The city relies upon the thesis that a court may not inquire into the motives or substitute its judgment for that of a municipal legislative body. That thesis is relevant in the domain of governmental discretion delegated by law. Once it has entered into a valid contract, a municipal corporation's contractual obligations are subject to the same rules of interpretation and the same liabilities as those of a private person. (Carruth v. City of Madera, 233 Cal.App.2d 688, 695—696, 42 Cal.Rptr. 855; 10 McQuillin on Municipal Corporations, s 29.124.)
Invalidity of the city council's decision relative to Channel Land Company's financing ability is enough to void the notice of termination of the Guntert lease. Although the briefs debate the evidentiary support for the findings which attribute lack of Bona fides to the development proposal and lack of good faith to the city council, resolution of these debates is not necessary to disposition of the lawsuit.
The city charges procedural error in the trial court's issuance of a permanent injunction almost two months before settlement of the findings of fact and conclusions of law. It cites decisions holding that a final judgment may not be rendered until the court has made findings on all material issues. (See, e.g., James v. Haley, 212 Cal. 142, 147, 297 P. 920; Perry v. Jacobsen, 184 Cal.App.2d 43, 49, 7 Cal.Rptr. 177.) Although, as we have noted, the injunction was an appealable order, it was not the ‘final judgment.’ Possibly the trial court should have viewed it as a judgment and settled findings in advance, in conformity with California Rules of Court, Rule 232. If so, the departure was not reversible error unless prejudice resulted. (Estate of Cooper, 11 Cal.App.3d 1114, 1121—1122, 90 Cal.Rptr. 283.) The city shows no prejudice.
There are other claims of error in various findings and in several rulings of law. The central issues in the lawsuit were: (a) the interpretation of the lease termination clause and (b) sufficiency of the city council's effort to invoke it. Both these issues were decided adversely to the city and correctly so. The city must therefore lose the lawsuit. If errors peripheral to these central issues appear, they would not change the lawsuit's outcome, hence are not prejudicial.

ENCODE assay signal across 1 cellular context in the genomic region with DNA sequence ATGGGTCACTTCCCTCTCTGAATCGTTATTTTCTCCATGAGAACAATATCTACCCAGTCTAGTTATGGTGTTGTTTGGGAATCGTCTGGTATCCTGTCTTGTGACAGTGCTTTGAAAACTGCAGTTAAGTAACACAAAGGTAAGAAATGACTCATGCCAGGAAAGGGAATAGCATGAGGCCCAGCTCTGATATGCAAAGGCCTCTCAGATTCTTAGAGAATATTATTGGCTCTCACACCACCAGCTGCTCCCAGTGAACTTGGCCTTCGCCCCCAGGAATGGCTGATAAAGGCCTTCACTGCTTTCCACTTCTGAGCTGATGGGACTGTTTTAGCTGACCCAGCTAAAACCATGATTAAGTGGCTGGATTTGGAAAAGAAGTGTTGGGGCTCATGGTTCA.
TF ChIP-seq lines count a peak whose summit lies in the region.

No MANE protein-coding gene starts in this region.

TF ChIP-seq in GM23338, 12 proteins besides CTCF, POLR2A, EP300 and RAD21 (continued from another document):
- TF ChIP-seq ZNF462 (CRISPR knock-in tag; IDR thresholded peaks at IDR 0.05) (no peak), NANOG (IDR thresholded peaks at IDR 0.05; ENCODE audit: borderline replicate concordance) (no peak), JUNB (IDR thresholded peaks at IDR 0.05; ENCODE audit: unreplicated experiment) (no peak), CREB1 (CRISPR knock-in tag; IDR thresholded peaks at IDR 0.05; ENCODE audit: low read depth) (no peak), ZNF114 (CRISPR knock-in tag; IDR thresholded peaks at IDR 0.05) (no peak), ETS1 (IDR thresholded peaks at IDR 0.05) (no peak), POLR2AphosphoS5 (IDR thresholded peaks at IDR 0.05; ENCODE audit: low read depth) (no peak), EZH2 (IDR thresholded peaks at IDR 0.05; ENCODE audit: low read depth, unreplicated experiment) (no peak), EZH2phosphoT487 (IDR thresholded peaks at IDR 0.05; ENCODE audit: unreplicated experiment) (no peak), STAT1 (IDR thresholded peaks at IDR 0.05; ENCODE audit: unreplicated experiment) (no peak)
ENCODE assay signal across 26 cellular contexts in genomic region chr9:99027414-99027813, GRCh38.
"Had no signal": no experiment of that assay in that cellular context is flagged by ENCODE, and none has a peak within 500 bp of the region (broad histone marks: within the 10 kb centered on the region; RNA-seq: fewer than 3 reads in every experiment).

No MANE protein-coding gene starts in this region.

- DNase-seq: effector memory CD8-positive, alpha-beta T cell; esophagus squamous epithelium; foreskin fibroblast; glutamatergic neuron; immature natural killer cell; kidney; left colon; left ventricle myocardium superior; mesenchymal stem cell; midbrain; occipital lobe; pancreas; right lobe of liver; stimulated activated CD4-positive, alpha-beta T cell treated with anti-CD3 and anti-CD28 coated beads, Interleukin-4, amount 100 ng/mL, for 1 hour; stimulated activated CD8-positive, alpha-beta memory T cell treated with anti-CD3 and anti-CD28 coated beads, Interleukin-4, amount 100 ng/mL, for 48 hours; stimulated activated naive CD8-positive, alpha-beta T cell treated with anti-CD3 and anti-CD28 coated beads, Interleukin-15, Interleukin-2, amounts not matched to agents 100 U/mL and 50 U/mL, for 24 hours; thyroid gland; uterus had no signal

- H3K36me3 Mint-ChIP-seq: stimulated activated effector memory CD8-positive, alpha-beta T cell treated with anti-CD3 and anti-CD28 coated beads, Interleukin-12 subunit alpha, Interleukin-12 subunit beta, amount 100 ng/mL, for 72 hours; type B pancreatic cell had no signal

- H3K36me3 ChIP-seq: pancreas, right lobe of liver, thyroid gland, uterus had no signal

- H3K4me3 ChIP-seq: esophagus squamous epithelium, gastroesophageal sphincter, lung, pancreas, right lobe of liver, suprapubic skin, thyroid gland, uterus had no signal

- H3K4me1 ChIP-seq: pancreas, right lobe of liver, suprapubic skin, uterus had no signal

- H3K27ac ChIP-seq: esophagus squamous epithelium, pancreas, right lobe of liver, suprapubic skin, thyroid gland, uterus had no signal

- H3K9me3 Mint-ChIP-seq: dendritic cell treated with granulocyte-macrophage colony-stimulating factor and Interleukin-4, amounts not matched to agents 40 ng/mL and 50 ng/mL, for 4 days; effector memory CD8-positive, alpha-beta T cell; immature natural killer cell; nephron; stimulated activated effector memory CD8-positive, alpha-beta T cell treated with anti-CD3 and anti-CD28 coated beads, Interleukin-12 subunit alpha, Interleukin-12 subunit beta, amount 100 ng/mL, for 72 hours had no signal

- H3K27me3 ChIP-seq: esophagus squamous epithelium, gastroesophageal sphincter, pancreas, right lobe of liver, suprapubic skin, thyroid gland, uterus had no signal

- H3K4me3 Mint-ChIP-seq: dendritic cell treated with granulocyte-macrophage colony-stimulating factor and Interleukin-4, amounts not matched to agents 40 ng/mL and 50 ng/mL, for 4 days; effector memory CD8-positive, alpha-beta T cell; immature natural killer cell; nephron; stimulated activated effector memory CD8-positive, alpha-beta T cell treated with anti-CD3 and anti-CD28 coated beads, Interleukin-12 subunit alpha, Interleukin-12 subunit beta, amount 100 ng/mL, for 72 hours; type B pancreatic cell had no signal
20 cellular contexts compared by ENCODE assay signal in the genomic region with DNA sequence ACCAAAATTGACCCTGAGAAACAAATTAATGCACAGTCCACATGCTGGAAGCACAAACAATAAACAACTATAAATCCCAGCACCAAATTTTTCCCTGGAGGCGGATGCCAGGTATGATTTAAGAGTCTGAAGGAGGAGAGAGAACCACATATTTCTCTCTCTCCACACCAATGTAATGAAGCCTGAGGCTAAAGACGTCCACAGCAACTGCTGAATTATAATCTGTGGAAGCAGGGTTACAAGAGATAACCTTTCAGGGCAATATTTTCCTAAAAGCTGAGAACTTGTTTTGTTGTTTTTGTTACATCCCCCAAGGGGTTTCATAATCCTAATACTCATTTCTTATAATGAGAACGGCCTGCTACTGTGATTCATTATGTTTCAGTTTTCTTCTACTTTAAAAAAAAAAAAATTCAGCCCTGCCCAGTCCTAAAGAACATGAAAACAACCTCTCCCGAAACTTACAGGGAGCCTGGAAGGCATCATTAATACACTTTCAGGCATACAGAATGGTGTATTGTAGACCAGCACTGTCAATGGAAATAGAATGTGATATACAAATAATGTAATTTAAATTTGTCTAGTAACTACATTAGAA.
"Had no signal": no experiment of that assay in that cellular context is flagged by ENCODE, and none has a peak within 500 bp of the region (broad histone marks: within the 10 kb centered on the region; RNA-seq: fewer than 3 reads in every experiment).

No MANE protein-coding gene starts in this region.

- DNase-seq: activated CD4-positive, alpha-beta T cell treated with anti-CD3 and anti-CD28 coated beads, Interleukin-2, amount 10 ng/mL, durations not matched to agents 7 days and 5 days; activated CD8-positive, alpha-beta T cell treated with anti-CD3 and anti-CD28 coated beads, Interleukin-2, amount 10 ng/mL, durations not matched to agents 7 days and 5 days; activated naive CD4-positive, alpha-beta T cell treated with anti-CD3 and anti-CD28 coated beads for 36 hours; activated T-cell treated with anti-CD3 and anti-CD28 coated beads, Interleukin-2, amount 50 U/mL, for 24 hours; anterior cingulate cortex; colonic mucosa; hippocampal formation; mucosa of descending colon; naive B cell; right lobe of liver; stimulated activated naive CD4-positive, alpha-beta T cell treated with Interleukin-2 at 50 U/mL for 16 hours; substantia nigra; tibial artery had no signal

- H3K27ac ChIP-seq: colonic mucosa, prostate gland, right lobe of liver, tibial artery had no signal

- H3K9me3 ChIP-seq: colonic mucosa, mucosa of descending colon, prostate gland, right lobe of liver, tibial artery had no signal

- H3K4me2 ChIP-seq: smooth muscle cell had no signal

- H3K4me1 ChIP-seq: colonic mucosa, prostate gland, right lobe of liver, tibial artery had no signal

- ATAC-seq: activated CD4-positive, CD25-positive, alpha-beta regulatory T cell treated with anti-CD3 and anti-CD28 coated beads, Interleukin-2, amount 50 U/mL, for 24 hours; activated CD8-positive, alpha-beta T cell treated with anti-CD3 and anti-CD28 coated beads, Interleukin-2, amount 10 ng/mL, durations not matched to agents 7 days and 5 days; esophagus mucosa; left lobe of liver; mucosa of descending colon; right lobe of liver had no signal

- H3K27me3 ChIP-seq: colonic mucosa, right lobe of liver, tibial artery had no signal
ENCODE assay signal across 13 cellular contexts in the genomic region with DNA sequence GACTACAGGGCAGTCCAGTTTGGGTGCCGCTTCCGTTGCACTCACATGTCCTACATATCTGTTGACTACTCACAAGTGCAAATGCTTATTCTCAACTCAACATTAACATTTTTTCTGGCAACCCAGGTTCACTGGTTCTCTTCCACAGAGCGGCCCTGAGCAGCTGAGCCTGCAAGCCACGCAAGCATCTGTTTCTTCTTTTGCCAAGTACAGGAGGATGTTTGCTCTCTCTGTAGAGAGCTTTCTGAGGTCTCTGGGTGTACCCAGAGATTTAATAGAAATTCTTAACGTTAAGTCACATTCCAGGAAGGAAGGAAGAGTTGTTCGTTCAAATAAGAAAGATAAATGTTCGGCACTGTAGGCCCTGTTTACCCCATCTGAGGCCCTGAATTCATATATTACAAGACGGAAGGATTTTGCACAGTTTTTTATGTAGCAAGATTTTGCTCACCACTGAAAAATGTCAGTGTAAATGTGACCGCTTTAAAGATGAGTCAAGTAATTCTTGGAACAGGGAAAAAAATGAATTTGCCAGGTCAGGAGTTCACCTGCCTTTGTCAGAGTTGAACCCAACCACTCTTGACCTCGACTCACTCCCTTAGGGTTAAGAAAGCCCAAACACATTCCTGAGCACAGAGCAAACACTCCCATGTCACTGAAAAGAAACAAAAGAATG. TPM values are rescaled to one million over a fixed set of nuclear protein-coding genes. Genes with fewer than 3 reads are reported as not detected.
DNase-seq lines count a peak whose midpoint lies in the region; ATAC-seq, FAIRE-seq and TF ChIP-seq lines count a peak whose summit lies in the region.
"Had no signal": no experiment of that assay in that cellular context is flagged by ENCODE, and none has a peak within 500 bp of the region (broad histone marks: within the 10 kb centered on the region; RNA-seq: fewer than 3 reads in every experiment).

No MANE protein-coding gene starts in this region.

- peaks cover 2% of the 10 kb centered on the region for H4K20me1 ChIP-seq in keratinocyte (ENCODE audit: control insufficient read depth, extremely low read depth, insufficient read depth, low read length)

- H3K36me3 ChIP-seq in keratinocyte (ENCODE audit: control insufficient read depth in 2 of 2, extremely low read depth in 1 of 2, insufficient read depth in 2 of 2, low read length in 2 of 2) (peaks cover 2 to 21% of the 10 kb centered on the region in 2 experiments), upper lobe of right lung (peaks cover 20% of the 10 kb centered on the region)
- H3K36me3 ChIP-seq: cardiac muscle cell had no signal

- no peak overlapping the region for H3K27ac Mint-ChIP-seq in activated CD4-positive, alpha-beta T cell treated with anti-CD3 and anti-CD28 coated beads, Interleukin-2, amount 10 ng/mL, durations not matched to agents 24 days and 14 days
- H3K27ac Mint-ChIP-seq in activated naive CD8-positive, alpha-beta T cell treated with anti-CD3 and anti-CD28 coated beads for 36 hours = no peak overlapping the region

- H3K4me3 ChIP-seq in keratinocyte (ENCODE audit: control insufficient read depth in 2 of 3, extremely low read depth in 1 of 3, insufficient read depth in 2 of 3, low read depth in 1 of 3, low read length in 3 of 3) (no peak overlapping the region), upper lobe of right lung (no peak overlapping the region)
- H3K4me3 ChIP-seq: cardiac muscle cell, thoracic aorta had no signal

The order granting injunction is affirmed.
1. The City's notice of appeal also embraced a nonexistent ‘judgment’ as well as the trial courts findings and its order denying a motion for new trial. No appeal lies from findings or from denial of a new trial. To the extent that it embraces other matters than the order granting injunctive relief, the city's appeal is dismissed.
2. The termination clause reads as follows: ‘From and after the date of this Agreement, Lessor (City of Stockton) shall have the right to terminate said Lease dated June 1, 1966, upon eighteen (18) months' written notice to Lessee, when the City Council of the Lessor has received and agreed to accept a bona fide offer or proposal to develop the demised premises . . .. The determination as to the validity of said offer or proposal and the economic feasibility and the ability to adequately finance said development shall be at the sole discretion of said City Council.’
3. At the trial the city attorney described his oral advice to the city council at its meeting of August 3, 1970:‘Q. Did you give the City Council legal advice on the subject of what was the legal affect (sic) of the language ‘sole discretion’ in the cancellation clause that was then before them?‘A. I think I did.‘. . .thi‘A. I think my statement was that if their action, if the Council's action was arbitrary and capricious, yes, that he would certainly have a right to attack it in court as he would whether that language is in or not.‘. . .thi‘A. I don't think I mentioned good faith. I said if their action was arbitrary, capricious that they could be attacked successfully, yes.’Mr. Barbour, attorney for Guntert, testified:‘THE WITNESS: We were afraid that language might be construed to prevent us from questioning any action of the council as unreasonable or arbitrary.‘THE COURT: Was this said in open council?‘THE WITNESS: It was.‘THE COURT: Go ahead.‘THE WITNESS: In open council it was discussed, and in open council we were advised that the council would feel bound—‘THE COURT: By whom, the attorney? By members of the council?‘THE WITNESS: All right. We had discussion of that by several members of the council, and Mr. Langdon (the city attorney) rendered his opinion to the council that our rights would be preserved under the lease to question the judgment of the council in its determination. And on that basis, why we accepted the language.’
FRIEDMAN, Associate Justice.
RICHARDSON, P.J., and PUGLIA, J., concur.